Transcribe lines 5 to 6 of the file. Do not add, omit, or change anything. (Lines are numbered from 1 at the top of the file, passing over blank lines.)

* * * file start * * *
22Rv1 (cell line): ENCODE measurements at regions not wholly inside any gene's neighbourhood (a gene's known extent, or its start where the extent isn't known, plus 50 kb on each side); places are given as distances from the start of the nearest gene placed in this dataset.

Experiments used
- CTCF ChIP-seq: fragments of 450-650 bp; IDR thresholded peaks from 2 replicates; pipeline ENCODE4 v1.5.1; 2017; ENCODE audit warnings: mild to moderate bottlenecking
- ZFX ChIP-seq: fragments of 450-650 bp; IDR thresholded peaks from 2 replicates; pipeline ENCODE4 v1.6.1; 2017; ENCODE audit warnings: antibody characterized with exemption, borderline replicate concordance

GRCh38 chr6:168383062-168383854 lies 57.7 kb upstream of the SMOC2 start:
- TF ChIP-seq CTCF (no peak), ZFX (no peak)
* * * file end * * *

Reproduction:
GRCh38 chr6:168383062-168383854 lies 57.7 kb upstream of the SMOC2 start:
- TF ChIP-seq CTCF (no peak), ZFX (no peak)